Entry 2

Meditating students
Meditating students

The workshop I’m teaching in Los Angeles is at City Yoga, a studio on the eastern borders of West Hollywood. At this studio they teach a method called Anusara yoga. (Anusara is a Sanskrit word that means “flowing with grace.”) There are about 70 people here, sitting on the floor on bolsters and cushions, most of them in yoga clothes, looking lithe and buff. The founder of Anusara, John Friend, is doing something that I admire hugely—creating a school that follows the principles of traditional yogic self-development. The philosophies of the Indian yoga schools were as much about the mind, heart, and spirit as about the body, and Anusara’s version is very much in the tradition. Some of the studios offer weekend workshops in philosophy (taught by Douglas Brooks, a professor at the University of Rochester), chanting workshops, and, increasingly, meditation. My class, though open to the public, is also part of the studio’s training for teachers.

Generally, I teach two levels of classes: basic and advanced. This is a basic-level class called “Opening the Heart.”I like to work with the heart (not the muscle that pumps blood, but the subtle energy center in the area of the chest), because I find that this center is one of the best connection points, or doorways, into deeper states of awareness. Heart-centered meditation is a juicy, dynamic way to practice, and it’s also good for your relationships with others. When you’re focused inside your own heart, you feel much more connected with the people around you.

Sue, co-owner of the studio, introduces me, then sits in the back of the room next to her husband, Naeme, who is holding their month-old baby in a sling. I take an informal poll—”How many of you meditate regularly, how many occasionally, how many have never meditated?” Most people have some sort of sitting practice, though there are a few who haven’t meditated before. We start off with a long session of body sensing, moving our awareness through the body, then to the breath, then to awareness of thoughts. The studio is large and sunny, with windows open onto a busy street. We work the street noise into meditation, consciously including it as part of our overall experience in the moment, rather than feeling it as a distraction.

The room gets very quiet, filling up with the deep, settled feeling that comes over a group when everyone is inwardly focused. Afterward, I ask for questions, and 10 hands shoot up. Technical questions about the position of the tongue and what to do about numbness in the legs. Then the questions that always come up in meditation classes: “What should I do when I fall asleep?” “I couldn’t stop the rush of thoughts.” “How come it’s so much easier to meditate here than at home?”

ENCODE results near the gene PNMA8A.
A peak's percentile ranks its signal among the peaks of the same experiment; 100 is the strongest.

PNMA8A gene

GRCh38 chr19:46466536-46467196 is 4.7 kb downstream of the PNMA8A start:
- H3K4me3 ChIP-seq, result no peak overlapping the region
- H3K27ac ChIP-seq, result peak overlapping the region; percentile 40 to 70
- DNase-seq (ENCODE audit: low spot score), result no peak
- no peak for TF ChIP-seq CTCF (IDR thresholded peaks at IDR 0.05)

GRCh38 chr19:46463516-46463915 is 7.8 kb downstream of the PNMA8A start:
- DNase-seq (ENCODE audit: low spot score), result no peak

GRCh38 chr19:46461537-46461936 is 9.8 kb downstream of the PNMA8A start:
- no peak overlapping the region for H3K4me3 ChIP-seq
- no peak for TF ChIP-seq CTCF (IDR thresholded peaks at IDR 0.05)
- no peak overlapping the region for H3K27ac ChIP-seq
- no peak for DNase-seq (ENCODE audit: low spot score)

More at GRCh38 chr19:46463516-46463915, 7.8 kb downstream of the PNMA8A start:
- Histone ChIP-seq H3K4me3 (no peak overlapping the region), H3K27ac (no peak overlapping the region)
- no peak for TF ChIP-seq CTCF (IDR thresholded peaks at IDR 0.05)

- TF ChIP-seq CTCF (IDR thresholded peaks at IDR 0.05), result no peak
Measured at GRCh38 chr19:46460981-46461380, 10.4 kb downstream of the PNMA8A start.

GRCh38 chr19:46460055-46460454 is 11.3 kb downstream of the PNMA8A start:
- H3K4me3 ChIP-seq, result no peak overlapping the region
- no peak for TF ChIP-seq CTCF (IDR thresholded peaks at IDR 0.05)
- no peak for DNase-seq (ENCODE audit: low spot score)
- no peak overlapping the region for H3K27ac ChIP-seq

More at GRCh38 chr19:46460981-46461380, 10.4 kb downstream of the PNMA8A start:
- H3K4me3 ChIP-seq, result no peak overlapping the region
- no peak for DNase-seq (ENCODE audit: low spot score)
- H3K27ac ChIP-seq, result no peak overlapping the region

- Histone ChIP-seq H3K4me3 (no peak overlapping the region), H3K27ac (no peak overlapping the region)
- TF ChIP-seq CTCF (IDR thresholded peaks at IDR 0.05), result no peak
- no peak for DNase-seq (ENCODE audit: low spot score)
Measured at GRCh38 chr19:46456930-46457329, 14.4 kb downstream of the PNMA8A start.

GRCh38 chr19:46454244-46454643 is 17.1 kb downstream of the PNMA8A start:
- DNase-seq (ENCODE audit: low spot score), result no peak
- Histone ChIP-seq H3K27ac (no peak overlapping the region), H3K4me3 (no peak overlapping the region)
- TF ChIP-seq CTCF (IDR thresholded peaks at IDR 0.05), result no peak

Someone mentions that he’s feeling emotional, and several others nod in agreement. In meditation, we are literally moving into our own consciousness, which means that we become aware of what has been buried underneath the surface. People are sometimes surprised by how much emotion can come up when we sit and turn our attention inside. One woman is feeling sad. She wept during meditation. We talk about how to move through emotions by working with the energy inside a feeling. I point out that one secret of this is to let go of the content of the emotions, the reasons you think you’re sad or angry.

So much of the art of meditation is in the way you deal with thoughts. Different methods are appropriate at different stages, but however you do it, you need to begin by separating yourself from your thoughts, by learning how to observe them and stand aside from them.

After the first break, we start to focus directly inside the heart energy. We approach it in several ways, using a few different techniques, so that people can experiment with the effects of each practice. They describe a big range of experiences—visions and colors, stillness and peace, and also feelings of physical or energetic tightness, more emotions, unruly thoughts. Part of the power of a workshop or, even better, a retreat, is that it gives you time to move through different inner states, to experiment with your practice, and to begin to catch glimpses of the underlying awareness that is the goal. Like everything else that matters, breaking through in meditation is easier if you can give it some time.

At the end, I ask them if they’d like to do a 3-week experiment: to add a certain number of minutes of meditation practice to their day, and record their experience of it in a daily journal. Then, I ask them to write to me in three weeks and let me know how it’s gone for them. Not everyone will do it, but those who do will start to experience the alchemical effects of meditation practice. Meditation is like eating. If it’s really going to nourish you, you need to put the food in your mouth, chew it, and swallow it—every day.